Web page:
Suzuki GSXR Forum banner
1 - 11 of 11 Posts

· Registered
2004 GSXR 600, 1992 GSXR 750, 1983 XN85 Turbo & some Euro bikes
Joined
·
600 Posts
Discussion Starter · #1 ·
First up, let me state that as I’ve gotten older, my cold weather tolerance has gotten very low. Living in Northern California with our generally mild weather and insane hot summers coupled with many deployments to the Middle East, I get cold under 50 F.

I haven’t spent much time riding in the cold in the last 20 years or so. Until very recently I didn’t own any electric heated garments. Then I got a mobile warning vest and riding to work got a whole lot more comfortable.

That experience got me thinking about heated gloves of the same type. After some research I found a pair from a German company called Orina on FC Moto. Never heard of them before and while I know about FC Moto, I had no experience buying with them.


Last Friday night I finally decided to pull the trigger and I placed an order for a pair of Orina Tesla gloves. All I can say is, if you are in the US and have concerns about shipping etc… zero to worry about.
Sports gear Glove Sports equipment Safety glove Sleeve


I got a shipping confirmation Monday that my gloves shipped with DHL. Went to dinner tonight and was notified the gloves were on my door step! Really, 3 days from Germany? That’s AMAZING. I’ve ordered from companies in the US just ONE state away and had to wait a week. So huge thumbs up to FC Moto and DHL.

Unboxed the gloves tonight. Installed the battery packs and tested the warming feature. They get bloody warm in no time flat. Honestly, they’re warm even without the warming feature on. The only caveat is, the charger has a German plug on it.

Not as big an issue for those of us in North America as you might think though. I checked the charger specs and it’s 100-220VAC. So really, just need an adapter….which I found on Amazon @ just $7.95 for a 3 pack. Should be here Friday according to Amazon.

Full ride report to follow.
 

· Token Canuck
Joined
·
32,186 Posts
They look great! So the battery is in the cuff of the glove? You plug them in to recharge? I tried clicking on the link but it wouldn't open - not an indication the link is bad, more likely an indication I am at work on the corporate network where you can't even delete some shortcuts from your desk top.
 

· Registered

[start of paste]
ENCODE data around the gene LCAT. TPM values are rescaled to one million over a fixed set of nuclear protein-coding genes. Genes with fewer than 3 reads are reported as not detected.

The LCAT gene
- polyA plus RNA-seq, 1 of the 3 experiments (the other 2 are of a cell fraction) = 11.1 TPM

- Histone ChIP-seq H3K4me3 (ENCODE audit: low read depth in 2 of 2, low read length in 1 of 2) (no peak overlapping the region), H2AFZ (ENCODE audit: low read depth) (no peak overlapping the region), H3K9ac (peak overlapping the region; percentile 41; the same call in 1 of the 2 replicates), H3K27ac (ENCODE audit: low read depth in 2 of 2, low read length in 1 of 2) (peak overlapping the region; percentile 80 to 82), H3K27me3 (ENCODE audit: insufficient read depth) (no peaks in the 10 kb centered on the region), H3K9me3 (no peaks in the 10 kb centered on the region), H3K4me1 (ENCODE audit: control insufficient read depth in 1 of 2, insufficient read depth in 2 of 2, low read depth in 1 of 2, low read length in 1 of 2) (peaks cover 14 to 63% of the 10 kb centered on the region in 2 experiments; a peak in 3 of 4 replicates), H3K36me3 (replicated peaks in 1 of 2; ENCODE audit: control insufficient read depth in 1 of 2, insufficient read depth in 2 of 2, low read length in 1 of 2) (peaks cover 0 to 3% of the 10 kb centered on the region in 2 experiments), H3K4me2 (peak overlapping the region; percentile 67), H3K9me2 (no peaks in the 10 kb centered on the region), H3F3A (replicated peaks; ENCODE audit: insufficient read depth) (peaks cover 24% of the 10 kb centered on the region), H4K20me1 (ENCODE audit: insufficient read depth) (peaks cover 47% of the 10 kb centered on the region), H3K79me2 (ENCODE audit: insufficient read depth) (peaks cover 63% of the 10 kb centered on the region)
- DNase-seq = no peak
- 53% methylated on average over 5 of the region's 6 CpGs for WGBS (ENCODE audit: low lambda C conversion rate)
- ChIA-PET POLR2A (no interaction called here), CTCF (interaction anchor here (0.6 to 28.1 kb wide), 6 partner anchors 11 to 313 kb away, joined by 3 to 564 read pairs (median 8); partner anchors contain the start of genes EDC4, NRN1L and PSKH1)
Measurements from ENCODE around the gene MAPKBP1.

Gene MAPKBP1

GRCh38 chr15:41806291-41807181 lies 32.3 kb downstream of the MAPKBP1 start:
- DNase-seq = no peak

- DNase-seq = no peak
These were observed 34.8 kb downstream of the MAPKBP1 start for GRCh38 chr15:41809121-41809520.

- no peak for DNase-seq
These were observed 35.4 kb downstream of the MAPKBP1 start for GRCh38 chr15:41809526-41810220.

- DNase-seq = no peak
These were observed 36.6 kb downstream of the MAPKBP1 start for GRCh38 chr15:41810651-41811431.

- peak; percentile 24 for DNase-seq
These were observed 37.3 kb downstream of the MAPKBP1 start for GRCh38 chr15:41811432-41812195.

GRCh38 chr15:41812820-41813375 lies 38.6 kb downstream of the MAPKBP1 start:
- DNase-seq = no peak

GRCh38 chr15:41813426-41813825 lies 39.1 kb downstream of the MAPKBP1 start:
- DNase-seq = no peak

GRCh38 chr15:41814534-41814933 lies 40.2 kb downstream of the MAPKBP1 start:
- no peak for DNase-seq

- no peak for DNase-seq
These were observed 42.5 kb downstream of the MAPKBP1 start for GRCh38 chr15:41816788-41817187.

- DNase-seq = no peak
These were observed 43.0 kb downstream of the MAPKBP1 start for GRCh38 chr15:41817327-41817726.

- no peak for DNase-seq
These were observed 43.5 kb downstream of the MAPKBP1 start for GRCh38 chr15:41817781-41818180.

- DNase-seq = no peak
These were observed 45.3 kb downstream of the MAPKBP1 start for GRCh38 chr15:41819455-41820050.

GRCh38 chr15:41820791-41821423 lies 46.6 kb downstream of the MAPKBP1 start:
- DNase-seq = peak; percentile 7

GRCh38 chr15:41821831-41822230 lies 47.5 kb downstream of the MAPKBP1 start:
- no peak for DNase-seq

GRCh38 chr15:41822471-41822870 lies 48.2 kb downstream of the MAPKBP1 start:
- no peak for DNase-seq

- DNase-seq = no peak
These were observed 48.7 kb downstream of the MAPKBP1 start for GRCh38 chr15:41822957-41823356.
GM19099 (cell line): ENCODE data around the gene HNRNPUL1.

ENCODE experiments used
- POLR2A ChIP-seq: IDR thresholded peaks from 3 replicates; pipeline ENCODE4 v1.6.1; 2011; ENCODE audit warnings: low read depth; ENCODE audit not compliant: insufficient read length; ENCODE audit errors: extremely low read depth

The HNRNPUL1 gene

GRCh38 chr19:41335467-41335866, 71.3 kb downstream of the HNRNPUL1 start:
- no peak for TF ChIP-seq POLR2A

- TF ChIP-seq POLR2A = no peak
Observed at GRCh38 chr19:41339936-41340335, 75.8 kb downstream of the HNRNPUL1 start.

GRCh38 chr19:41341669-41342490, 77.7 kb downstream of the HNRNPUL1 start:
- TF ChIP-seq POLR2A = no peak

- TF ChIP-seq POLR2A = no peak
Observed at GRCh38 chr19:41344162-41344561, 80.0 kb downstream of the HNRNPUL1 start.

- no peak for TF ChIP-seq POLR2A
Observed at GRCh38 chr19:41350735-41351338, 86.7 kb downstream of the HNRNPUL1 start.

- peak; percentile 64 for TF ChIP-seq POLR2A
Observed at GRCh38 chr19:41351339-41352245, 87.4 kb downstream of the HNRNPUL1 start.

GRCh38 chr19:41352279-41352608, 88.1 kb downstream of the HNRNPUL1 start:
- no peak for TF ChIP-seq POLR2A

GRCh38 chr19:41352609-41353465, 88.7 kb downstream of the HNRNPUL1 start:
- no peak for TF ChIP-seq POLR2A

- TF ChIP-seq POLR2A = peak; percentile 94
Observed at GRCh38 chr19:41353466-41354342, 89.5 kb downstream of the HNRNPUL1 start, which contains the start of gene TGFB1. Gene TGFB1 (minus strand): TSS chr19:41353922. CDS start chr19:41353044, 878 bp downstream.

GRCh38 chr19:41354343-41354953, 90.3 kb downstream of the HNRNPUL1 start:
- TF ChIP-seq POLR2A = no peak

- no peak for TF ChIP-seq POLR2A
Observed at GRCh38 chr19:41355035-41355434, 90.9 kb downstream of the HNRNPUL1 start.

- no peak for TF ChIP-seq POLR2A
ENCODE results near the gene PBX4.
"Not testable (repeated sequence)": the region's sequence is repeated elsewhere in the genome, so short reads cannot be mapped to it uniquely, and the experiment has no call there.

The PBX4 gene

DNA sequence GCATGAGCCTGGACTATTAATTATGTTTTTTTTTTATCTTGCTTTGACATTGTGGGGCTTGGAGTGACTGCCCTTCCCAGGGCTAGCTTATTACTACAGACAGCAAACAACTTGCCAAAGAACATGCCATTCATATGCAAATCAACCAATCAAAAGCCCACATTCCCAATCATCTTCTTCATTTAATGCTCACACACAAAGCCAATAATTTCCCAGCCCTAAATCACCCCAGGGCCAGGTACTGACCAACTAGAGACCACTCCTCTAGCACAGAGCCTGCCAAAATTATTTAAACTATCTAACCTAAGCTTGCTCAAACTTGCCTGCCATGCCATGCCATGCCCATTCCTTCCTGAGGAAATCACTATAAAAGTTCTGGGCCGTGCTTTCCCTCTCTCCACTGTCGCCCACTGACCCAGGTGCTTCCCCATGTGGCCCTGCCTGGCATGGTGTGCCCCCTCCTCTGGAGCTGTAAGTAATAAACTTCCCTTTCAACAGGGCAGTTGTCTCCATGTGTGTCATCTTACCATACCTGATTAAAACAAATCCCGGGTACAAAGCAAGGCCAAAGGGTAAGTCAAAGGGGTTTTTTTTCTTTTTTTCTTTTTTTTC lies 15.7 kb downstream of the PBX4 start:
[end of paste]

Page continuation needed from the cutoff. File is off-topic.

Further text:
2004 GSXR 600, 1992 GSXR 750, 1983 XN85 Turbo & some Euro bikes
Joined
·
600 Posts
Discussion Starter · #3 ·
Link should work….it works from my work computer!
Yes, battery in the cuff of each glove. And yes, the charger has a split cord. Each battery gets plugged in to charge. Rode to work this morning with them and was toasty warm all the way in.

Has kind of a neat effect as your fingers cool off when wrapped around the grips….but as soon as you reach for a lever a blast of warm air shoots down to your finger tips. It was 32F or so this morning….ice all over the cars in my neighborhood.
 

· Registered
2004 GSXR 600, 1992 GSXR 750, 1983 XN85 Turbo & some Euro bikes
Joined
·
600 Posts
Discussion Starter · #4 · (Edited)
More follow up. My US adapters from Amazon arrived today so here’s a quick rundown on the battery side of the equation:
Charger pics:
Wood Cable Font Electrical wiring Ac adapter

With the US adapter (srsly $7.49 from Amazon)
Rectangle Wood Art Automotive exterior Font

This is possible because the charger is rated for a voltage range from 100-220 VAC.
Audio equipment Material property Gas Ac adapter Electronic device

tThe batteries are in the cuff of the glove on the palm side, and have a Velcro enclosed pocket:
Product Bag Luggage and bags Textile Sleeve


The charger has a “Y” split to charge both batteries simultaneously
Font Electrical wiring Cable Gas Wire

The adapters make it possible to charge the batteries even though the plug is German/European. Seems in this day and age, a USB plug of some sort would be an option.

If you are in North America and are looking at these as potential candidates for your winter gloves the price; even with shipping is still better than any price I found from US vendors. The adapter will be required though they’re cheap enough.

As it is though, these gloves rock at temps around 32F/0C. I rode home in higher temps, up around the high 50s and even with the heat off, my hands were getting sweaty by the time I got home.